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Game Preview: Browns-Chiefs

Posted Oct 26, 2013

The Cleveland Browns play their last road game before the bye week against the Kansas City Chiefs at Arrowhead Stadium Sunday.

Having spent the last two seasons in Denver playing for the Broncos, Cleveland Browns running back Willis McGahee is well aware of the challenges the Kansas City Chiefs present their opponents.

But unlike last year, where the Chiefs struggled to a 2-14 finish, new coach Andy Reid has inspired the team to an undefeated 7-0 start to the 2013 season.

“They’ve got a fire in their eyes,” McGahee said. “They’re playing different than they were the past couple years. It’s the same people, just a different scheme and a couple of coaching changes. They found something that lit those guys, and they’re playing good ball.

“They always had a good defense, but their offense is complementing their defense. They’re playing great ball. They’re ranked in the top five in many categories, but Cincinnati has a great defense too, and we moved the ball against them. The ball can be moved on them.”

Kansas City’s linebackers set the tone for their entire defense.

Outside linebacker Justin Houston leads the Chiefs, and is second in both the AFC and NFL, with 10 sacks for 65 lost yards. He has also registered 12 quarterback pressures and a pair of fumble recoveries through seven games.

Veteran linebacker Tamba Hali lines up opposite Houston, and has registered nine sacks for 71.5 lost yards. Hali also returned an interception for a touchdown in the regular-season opener at the Jacksonville Jaguars.

“They do a good job of edge-rushing,” quarterback Jason Campbell said. “I think their corners and safeties all do a good job in coverage. They make you work the ball, and as an offense, we’ve just got to go in there and do what we do, try to be as patient as possible and keep ourselves in a good position to win.”

Center Alex Mack added, “It’s going to be a tough game in front of us. Without a doubt, (they) have a good defense that has a good record, who is No. 1 in a bunch of different categories. We have a lot of work in front of us, and this week, we’re stressing and trying to do what we can to negate a lot of what they do.”

Browns right tackle Mitchell Schwartz credited first-year Chiefs coach Andy Reid and his staff for putting the players in position to make plays.

“Tamba’s been a consistent Pro Bowler,” Schwartz said. “I think Houston was last year. They’ve got really good players, and they also have some really good schemes as well. They make sure to put their guys in position to make plays and their guys capitalize on it.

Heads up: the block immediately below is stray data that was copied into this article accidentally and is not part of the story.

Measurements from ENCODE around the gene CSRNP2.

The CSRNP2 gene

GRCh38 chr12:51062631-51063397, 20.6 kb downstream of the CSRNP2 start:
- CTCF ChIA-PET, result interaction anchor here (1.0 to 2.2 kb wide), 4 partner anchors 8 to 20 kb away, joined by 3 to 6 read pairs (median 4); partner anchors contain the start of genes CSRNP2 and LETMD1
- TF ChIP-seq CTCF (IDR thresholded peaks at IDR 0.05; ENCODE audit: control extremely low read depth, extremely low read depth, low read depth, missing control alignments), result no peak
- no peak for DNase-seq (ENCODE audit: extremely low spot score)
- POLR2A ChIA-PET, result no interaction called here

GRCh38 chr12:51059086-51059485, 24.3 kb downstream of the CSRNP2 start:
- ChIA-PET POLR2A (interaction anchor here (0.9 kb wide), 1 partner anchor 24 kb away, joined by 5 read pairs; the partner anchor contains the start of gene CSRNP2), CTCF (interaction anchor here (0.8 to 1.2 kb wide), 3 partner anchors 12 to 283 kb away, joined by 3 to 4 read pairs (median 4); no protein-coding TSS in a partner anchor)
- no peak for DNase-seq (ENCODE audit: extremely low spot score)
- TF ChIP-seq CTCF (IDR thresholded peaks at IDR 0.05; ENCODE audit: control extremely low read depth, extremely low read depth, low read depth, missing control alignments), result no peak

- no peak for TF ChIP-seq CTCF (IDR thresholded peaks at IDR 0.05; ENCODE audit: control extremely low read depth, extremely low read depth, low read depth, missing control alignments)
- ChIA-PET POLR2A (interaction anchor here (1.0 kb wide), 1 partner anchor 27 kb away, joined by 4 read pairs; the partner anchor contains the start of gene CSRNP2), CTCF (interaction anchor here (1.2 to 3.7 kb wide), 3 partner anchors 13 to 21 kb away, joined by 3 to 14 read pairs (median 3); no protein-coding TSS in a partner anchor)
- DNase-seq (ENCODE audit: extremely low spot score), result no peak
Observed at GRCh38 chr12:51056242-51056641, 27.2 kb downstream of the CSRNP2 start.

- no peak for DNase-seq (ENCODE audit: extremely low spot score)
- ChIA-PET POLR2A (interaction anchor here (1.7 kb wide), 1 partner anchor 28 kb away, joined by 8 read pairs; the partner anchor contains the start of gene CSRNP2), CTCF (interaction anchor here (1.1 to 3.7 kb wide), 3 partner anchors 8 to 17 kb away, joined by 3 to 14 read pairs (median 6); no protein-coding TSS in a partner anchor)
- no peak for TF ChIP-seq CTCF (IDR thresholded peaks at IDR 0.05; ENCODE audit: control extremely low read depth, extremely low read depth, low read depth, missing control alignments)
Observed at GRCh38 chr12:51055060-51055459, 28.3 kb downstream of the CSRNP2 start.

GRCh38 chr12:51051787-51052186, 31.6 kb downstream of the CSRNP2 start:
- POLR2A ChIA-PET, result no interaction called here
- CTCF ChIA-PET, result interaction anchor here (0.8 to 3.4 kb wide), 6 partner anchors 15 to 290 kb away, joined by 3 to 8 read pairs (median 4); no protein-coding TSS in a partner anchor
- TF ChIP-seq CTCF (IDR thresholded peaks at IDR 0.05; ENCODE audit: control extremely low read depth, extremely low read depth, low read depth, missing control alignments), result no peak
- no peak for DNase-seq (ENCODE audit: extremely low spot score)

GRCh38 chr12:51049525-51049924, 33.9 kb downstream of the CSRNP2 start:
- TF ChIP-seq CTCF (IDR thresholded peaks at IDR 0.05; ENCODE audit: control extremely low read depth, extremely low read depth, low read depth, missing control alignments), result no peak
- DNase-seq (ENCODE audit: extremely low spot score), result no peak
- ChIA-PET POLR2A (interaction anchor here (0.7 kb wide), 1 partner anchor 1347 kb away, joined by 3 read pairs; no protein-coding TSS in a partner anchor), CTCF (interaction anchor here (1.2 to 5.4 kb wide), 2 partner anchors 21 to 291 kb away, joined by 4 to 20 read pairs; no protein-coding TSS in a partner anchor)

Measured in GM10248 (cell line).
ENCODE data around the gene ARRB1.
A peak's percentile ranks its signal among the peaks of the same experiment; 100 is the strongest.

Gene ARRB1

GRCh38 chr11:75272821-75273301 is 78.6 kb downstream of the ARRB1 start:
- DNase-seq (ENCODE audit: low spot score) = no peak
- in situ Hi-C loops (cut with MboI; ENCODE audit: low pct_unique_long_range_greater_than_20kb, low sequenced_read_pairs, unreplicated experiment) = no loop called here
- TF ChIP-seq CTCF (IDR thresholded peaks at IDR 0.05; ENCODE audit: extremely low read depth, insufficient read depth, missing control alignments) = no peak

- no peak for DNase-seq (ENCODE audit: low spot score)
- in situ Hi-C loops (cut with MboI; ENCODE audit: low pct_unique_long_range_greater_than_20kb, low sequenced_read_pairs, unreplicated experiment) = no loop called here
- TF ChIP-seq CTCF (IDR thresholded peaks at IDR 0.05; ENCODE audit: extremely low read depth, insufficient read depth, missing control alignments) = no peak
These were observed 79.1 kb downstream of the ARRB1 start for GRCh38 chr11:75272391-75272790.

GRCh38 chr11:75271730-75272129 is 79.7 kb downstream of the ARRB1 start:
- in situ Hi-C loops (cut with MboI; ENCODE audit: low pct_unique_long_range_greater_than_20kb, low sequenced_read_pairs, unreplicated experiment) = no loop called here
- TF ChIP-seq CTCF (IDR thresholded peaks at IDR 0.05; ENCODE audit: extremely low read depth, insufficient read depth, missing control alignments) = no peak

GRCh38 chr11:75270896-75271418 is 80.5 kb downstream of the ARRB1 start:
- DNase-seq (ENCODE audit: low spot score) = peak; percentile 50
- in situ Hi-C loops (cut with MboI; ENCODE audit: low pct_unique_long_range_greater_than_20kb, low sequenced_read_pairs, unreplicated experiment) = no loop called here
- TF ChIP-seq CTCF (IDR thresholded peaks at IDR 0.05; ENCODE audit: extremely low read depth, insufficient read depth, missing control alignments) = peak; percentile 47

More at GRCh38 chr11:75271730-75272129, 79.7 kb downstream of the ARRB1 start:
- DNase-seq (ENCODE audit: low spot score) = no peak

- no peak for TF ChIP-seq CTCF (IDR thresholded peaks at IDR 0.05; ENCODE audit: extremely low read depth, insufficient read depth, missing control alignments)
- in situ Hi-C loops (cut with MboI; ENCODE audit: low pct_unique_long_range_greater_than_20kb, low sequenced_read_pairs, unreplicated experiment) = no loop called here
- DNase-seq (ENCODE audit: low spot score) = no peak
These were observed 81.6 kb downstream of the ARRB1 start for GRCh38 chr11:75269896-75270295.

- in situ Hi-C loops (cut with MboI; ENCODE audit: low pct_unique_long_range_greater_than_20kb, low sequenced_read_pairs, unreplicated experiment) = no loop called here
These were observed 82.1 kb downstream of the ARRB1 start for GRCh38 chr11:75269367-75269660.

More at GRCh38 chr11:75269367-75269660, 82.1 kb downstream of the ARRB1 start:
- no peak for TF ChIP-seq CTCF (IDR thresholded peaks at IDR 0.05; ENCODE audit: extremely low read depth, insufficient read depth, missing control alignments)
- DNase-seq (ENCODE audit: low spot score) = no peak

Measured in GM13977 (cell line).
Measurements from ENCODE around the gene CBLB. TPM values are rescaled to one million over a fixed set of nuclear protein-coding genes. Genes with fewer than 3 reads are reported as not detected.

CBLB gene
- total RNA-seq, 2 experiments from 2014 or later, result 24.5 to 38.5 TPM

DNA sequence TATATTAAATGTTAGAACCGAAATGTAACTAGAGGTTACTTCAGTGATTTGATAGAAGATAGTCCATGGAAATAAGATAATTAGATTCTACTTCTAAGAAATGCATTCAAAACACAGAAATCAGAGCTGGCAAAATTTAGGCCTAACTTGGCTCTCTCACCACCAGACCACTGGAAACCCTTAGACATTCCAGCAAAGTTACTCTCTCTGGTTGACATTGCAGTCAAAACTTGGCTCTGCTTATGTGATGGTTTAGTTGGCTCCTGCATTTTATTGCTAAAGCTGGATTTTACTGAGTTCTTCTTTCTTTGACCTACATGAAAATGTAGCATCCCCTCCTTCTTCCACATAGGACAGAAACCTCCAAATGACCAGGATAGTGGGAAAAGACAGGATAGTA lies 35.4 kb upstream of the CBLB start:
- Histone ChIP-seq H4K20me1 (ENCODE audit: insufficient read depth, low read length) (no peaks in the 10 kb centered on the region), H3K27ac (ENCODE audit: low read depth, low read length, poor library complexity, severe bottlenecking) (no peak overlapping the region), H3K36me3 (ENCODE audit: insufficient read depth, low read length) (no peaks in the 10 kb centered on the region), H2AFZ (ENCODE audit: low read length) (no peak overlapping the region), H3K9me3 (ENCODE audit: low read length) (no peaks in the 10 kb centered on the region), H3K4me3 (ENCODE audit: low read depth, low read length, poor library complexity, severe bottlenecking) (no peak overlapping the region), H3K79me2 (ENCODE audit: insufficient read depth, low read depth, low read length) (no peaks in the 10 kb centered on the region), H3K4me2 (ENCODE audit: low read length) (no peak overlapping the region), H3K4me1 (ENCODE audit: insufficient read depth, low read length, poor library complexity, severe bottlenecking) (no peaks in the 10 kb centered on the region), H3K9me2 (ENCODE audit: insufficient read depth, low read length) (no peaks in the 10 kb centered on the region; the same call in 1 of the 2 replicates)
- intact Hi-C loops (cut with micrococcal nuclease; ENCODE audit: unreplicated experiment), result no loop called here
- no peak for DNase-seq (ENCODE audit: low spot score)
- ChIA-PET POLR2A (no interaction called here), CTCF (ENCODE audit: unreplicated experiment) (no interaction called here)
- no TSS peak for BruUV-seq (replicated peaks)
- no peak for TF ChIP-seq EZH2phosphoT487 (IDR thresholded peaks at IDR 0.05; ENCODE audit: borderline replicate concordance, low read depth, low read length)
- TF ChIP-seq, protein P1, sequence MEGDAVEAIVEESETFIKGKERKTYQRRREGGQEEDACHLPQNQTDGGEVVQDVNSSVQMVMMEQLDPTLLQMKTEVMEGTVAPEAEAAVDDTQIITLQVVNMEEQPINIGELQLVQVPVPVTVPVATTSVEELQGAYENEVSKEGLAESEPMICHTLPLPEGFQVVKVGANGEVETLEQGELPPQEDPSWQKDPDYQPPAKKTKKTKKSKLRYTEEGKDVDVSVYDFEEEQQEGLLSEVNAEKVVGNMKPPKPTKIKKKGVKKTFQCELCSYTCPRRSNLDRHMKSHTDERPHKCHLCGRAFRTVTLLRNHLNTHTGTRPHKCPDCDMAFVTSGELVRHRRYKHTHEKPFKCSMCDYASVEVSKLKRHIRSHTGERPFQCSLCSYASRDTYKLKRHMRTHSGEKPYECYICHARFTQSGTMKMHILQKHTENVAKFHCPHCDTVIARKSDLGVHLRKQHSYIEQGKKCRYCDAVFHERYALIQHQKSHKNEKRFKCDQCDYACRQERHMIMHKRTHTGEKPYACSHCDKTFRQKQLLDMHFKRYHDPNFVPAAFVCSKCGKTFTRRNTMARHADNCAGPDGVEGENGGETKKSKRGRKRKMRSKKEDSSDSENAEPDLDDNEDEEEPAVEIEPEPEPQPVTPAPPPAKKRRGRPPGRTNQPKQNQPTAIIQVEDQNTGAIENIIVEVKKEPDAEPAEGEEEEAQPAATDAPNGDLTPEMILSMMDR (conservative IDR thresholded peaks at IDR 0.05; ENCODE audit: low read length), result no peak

“(Houston’s) got a lot of different things. He’s good at taking what the tackle gives him. If you’re set to go inside, he’ll get you outside. If you’re too worried about speed, he’ll come at you with power. He’s good reacting off of what you give him.”

While the Browns’ offense will face multiple challenges in stopping Kansas City’s pass rush, the defense will be focused on limiting the impact Chiefs quarterback Alex Smith and running back Jamaal Charles can have on the game.

Smith has completed 145 of 250 attempts for 1,570 yards and seven touchdowns against four interceptions. He has added the second-most rushing yards, 218, and rushing scores, one, for the Chiefs.

“He’s an athletic quarterback,” Browns defensive coordinator Ray Horton said. “When you look at it, he’s got 218 yards rushing with a 5.1 average, which is tops on their team. He’s very athletic. He likes to run with the ball. He did it in college; he did it in San Francisco.

“He’s one of the unique quarterbacks that doesn’t often slide. He’ll just run, and he jumps over guys. I think they’re very comfortable with him running or throwing because he makes good decisions. He’s a challenge. We’ve got to account for Alex.”

The Browns must also account for Charles, who is the Chiefs’ leading rusher and pass-catcher.

In addition to his 561 yards and six touchdowns on 135 carries, Charles has a team-best 36 receptions for 337 yards and two touchdowns. The two receiving touchdowns are tied for the most on the team, and the 337 yards are second only to wide receiver Donnie Avery’s 343 through seven games.

“He’s probably, pound-for-pound, the best running back in the league,” Horton said. “There’s a lot of special guys in the league. (Minnesota running back) Adrian Peterson is a bigger guy, but Jamaal leads their team in receptions, yardage on scrimmage runs, yardage on scrimmage catches, all these things, and he’s a 200-pound back.

“He’s not a dynamic jump-cutter, but he’s so silky smooth that you can’t get the guy down. You don’t get great shots on the guy, and he’s in there every down. He’s a workhorse, and he’s probably got one of those ‘X-factor’ intangibles. He’s got heart and probably will to be good.”